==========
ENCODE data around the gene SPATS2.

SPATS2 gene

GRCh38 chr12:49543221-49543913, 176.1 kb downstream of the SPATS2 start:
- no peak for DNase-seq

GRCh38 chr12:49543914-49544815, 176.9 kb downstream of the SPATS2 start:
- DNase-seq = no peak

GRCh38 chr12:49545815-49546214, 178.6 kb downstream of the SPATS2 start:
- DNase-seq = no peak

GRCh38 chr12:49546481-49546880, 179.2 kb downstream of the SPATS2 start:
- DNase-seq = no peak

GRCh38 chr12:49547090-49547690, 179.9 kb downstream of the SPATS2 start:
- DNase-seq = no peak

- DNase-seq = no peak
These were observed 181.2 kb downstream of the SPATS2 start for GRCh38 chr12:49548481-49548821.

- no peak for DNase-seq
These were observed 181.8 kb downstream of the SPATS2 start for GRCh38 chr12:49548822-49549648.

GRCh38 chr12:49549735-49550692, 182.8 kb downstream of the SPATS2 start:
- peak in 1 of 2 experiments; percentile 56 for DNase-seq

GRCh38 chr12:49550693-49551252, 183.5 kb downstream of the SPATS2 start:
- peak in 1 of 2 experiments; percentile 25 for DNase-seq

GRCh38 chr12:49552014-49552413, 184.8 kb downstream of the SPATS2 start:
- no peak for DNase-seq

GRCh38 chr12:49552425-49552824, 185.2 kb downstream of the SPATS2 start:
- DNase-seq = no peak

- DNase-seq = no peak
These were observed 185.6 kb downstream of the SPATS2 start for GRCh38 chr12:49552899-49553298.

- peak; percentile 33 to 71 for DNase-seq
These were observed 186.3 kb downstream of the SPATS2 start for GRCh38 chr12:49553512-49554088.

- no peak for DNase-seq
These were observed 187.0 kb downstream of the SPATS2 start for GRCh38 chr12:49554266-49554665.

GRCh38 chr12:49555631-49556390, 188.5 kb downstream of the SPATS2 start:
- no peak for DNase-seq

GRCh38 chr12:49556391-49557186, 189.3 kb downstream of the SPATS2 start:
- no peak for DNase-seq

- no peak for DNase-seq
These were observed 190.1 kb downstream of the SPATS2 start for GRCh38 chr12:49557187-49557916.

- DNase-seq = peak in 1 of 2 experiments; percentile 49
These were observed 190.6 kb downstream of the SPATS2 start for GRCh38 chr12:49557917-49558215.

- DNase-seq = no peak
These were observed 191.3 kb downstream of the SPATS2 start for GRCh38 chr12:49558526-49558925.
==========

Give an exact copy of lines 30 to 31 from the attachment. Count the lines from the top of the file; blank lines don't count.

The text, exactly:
These were observed 187.0 kb downstream of the SPATS2 start for GRCh38 chr12:49554266-49554665.

GRCh38 chr12:49555631-49556390, 188.5 kb downstream of the SPATS2 start: